here and there a ray of yellow light gleamed out from a small window. As we struck into the road that runs parallel with the Thames, there were men coming home from their work; and their talk was heard at a great distance in the stillness of the night. “How far are we from Henley 7" said Bell. “Are you anxious to get there?” replied Queen Titania, smiling quite benignly. “No,” said Bell, “this is so pleasant that I should like to go driving on until midnight, and we could see the moon coming through the trees.” “You have to consider the horses,” said the Lieutenant bluntly. “If you do tire them too much on the first days, they will not go so long a journey. But yet we are some way off. I suppose ; and if mademoiselle will sing something for us, I will get out the guitar." “You’d better get down and light the lamps, rather,” I remark to those indolent young people; whereupon the Count was instantly in the road, striking wax matches, and making use of curious expressions that seemed chiefly to consist of g’s ard r’s. So, with the lamps flaring down the dark road, we rolled along the highway that here skirts the side of a series of heights looking down into the Thames. Sometimes we could see a grey glimmer of the river beneath us through the trees; at other times the road took us down close to the side of the water, and Castor got an opportunity of making a playful little shy or two; but for the most part we drove through dense woods, that completely shut off the starlight overhead. More than once, indeed, we came to a steep descent that was buried in such total darkness that the Lieutenant jumped down and took the horses' heads, lest some unlucky step or stumble should throw us into the river. So far as we could make out, however, there was a sufficient wall on the side of the highway next the stream — a rough old wall, covered with plants and moss, that ran along the high and wooded bank. Suddenly Bell uttered a cry of delight. We had come to a cleft in the glade which showed us the river running by some sixty feet beneath us, and on the surface of the water the young crescent of the moon was clearly mirrored. There was not enough moonlight to pierce the trees, or even to drown the pale light of the stars; but the sharp disc of silvo, as it glimmered on the water, was sufficiently beau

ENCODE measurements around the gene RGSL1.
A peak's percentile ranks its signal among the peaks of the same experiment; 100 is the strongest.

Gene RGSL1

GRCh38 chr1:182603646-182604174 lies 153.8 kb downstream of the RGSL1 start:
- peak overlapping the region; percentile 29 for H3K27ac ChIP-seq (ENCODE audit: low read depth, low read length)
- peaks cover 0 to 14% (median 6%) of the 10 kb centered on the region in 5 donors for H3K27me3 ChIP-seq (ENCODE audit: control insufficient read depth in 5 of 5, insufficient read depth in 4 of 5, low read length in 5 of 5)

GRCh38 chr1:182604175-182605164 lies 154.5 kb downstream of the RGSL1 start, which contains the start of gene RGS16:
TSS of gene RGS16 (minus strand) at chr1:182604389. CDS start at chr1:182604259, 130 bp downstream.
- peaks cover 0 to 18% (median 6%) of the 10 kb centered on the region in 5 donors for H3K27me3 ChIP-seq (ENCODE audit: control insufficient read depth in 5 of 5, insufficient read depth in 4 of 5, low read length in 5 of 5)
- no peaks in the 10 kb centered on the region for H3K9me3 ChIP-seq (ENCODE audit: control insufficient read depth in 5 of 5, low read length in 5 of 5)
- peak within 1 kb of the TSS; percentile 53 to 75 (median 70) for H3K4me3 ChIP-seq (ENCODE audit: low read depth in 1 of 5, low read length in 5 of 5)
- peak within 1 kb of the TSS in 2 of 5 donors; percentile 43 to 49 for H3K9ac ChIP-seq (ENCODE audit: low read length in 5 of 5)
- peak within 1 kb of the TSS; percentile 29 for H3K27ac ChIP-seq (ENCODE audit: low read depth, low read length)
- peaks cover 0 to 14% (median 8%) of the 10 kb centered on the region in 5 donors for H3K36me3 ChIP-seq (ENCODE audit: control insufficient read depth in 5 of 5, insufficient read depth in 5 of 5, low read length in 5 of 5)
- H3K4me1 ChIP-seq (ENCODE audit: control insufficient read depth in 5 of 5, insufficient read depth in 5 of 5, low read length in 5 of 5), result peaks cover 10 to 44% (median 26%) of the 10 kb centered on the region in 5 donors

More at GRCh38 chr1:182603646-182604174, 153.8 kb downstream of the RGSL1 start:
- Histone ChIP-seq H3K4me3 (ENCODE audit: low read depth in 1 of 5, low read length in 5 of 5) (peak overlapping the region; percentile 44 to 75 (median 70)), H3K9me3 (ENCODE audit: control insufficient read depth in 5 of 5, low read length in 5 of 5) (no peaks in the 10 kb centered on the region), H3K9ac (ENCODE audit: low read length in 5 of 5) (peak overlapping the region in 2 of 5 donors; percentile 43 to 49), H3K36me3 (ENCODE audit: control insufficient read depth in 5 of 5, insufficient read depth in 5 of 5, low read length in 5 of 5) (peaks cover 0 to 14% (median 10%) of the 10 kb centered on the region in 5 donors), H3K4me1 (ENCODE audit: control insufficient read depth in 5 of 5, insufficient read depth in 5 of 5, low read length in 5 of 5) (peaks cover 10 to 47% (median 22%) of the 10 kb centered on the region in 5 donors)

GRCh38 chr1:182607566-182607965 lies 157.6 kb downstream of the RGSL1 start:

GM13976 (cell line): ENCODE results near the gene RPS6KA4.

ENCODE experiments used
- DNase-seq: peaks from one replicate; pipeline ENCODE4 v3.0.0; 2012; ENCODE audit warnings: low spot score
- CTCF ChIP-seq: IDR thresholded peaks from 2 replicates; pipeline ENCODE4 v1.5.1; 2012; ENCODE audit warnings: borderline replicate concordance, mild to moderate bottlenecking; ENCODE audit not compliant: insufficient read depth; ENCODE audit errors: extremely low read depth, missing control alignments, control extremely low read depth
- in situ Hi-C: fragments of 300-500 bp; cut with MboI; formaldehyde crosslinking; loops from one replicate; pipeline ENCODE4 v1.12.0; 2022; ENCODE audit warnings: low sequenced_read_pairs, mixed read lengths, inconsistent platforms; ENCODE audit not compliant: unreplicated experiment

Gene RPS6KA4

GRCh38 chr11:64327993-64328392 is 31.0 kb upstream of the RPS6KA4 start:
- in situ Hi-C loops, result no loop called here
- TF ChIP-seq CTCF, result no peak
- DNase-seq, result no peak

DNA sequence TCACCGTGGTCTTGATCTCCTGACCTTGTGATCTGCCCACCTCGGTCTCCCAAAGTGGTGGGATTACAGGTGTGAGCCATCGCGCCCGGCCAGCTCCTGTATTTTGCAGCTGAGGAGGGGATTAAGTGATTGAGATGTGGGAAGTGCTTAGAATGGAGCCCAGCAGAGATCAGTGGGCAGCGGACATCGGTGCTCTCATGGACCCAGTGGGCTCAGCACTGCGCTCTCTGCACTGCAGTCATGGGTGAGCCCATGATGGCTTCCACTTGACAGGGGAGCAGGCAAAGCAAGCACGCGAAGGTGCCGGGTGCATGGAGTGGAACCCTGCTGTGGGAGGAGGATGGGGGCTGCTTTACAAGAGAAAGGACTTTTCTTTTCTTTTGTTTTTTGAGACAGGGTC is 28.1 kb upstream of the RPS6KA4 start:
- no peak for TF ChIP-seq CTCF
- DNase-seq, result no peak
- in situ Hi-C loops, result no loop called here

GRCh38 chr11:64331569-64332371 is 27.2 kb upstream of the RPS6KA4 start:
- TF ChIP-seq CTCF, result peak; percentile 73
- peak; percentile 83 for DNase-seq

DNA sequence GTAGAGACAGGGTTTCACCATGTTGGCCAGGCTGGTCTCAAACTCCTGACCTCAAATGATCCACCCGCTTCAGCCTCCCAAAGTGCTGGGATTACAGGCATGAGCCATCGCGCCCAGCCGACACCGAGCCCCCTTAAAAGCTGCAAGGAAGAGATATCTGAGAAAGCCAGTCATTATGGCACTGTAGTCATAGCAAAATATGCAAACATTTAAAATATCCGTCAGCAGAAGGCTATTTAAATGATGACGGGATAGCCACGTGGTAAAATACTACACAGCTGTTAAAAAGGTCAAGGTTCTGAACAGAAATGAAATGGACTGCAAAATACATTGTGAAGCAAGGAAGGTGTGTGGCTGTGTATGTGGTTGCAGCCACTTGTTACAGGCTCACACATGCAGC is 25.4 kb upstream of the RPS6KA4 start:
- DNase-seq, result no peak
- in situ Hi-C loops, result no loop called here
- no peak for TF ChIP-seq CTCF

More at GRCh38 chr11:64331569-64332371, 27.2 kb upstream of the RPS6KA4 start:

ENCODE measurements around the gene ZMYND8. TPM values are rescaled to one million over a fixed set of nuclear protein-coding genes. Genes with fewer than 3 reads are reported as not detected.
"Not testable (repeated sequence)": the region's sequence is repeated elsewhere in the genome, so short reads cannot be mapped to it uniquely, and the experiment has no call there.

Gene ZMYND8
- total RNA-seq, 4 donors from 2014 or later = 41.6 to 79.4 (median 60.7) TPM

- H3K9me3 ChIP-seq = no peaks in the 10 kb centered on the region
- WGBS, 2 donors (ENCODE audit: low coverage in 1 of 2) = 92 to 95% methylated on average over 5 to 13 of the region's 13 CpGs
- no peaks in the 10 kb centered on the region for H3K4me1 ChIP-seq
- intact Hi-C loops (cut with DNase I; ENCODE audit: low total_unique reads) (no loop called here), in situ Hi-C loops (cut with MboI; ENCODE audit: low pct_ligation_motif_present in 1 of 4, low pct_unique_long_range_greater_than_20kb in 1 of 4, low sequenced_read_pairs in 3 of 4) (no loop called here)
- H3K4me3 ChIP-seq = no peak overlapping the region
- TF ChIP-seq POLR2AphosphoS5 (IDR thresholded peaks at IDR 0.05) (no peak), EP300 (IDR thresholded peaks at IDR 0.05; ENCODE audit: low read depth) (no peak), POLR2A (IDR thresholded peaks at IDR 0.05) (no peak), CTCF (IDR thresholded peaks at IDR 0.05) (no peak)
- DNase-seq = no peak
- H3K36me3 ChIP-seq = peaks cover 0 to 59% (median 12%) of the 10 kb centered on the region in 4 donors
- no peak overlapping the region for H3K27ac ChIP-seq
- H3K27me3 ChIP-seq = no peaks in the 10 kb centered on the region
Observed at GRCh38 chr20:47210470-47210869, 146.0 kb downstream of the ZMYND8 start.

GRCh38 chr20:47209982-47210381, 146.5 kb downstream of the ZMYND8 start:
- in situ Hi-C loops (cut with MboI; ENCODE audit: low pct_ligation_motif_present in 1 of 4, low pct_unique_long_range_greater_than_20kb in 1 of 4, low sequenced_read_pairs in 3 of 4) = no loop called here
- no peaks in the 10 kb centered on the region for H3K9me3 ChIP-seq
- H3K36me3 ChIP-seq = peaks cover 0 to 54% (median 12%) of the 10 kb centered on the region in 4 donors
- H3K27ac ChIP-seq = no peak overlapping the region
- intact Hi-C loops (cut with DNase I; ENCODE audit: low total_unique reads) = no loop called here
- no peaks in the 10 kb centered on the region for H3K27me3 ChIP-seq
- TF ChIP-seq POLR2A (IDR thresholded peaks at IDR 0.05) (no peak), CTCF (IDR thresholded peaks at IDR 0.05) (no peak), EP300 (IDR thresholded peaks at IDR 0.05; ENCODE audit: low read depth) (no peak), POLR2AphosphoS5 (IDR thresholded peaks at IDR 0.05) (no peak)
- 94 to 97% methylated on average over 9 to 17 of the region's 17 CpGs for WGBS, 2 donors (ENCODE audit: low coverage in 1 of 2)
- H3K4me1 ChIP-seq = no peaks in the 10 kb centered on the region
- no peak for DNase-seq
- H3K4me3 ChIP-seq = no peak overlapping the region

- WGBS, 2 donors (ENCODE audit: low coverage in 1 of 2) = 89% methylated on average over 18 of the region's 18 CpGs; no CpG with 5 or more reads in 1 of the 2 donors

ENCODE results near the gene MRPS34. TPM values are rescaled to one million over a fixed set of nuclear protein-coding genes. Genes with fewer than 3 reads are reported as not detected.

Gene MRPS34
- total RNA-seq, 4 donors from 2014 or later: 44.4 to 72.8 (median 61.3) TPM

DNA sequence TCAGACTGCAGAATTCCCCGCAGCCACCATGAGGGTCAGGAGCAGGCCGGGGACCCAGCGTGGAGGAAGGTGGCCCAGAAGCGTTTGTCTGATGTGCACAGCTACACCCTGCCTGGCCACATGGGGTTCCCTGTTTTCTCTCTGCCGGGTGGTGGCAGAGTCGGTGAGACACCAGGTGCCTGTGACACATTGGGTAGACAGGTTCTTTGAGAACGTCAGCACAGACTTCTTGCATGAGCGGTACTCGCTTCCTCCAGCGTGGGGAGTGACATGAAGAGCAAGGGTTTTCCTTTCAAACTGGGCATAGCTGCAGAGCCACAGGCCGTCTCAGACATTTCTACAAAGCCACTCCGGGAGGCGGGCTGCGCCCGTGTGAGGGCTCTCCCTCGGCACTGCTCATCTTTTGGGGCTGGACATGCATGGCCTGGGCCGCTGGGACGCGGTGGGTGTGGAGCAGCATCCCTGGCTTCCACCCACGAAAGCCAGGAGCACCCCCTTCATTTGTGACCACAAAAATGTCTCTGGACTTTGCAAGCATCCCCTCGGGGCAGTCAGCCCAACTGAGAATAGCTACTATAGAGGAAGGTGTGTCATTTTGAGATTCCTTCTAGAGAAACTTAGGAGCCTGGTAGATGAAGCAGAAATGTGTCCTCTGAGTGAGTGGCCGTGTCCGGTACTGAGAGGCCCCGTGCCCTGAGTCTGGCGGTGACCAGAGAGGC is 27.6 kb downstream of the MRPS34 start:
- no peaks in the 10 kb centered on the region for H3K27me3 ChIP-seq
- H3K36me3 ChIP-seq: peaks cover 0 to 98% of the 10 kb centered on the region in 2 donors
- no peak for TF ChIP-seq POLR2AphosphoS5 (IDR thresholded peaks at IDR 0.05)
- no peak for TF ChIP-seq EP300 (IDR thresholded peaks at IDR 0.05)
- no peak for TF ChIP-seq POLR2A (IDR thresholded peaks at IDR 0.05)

tiful, and contained in itself the promise of many a lovely night. “It has begun the journey with us,” said Bell. “It is a young moon ; it will go with us all the month; and we shall see it on the Severn, and on Windermere, and on the Solway, and on the Tweed. Didn't I promise you all a moon, sooner or later? And there it is " | “. It does not do us much good, Bell,” said the driver, ruefully, the very horses seeming afraid to plunge into the gulfs of darkness that were spectrally peered into by the light of the lamps. “The moon is not for use,” said Bell, “it is for magic ; and once we have got to Henley, and put the horses up, and gone out again to the river, you shall all stand back, and watch in a corner, and let Queen Titania go forward to summon the fairies. And as you listen in the dark, you will hear a little crackling and rustling along the opposite shore, and you will see small blue lights come out from the banks, and small boats, with a glowworm at their prow, come out into the stream. And then from the boats, and from all the fields near – where the mist of the river lies at night — you will see wonderful small men and women of radiant blue flame come forward, and there will be a strange sound like music in the trees, and the river itself will begin to say, in a kind of laugh, “Titania, Titania / you have been so long away years and years looking after servants, and the schooling of boys, and the temper of a fractious husband * > * “Bell, you are impertinent.” “There are true words spoken in jest, sometimes,” says Tita, with a dainty malice. “Your bearing-rein in England is a cruelty to the horse — you must take it away to-morrow,” said the Lieutenant; and this continuation of a practical subject recalled these scapegraces from their jibes. Here the road took us down by a gradual dip to the river again, and for the last mile before reaching our destination we had a pleasant and rapid run along the side of the stream. Then the lights of Henley were seen to glimmer before us; we crossed over the bridge, and swerving round to the right drove into the archway of the “Red Lion.” “No, Sir,” remarked Dr. Johnson to Mr. Boswell, “there is nothing which has yet been contrived by man by which so much happiness is produced as by a good tavern or inn.” He then repeated, with great emotion, we are told, Shenstone's lines –